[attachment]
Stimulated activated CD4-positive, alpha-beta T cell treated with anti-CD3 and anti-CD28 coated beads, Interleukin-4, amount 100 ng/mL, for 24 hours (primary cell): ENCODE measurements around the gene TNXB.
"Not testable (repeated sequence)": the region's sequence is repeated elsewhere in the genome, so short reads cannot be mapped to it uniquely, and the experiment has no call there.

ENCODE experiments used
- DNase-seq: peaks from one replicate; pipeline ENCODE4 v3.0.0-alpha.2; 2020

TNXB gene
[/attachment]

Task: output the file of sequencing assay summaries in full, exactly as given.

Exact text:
Stimulated activated CD4-positive, alpha-beta T cell treated with anti-CD3 and anti-CD28 coated beads, Interleukin-4, amount 100 ng/mL, for 24 hours (primary cell): ENCODE measurements around the gene TNXB.
"Not testable (repeated sequence)": the region's sequence is repeated elsewhere in the genome, so short reads cannot be mapped to it uniquely, and the experiment has no call there.

ENCODE experiments used
- DNase-seq: peaks from one replicate; pipeline ENCODE4 v3.0.0-alpha.2; 2020

TNXB gene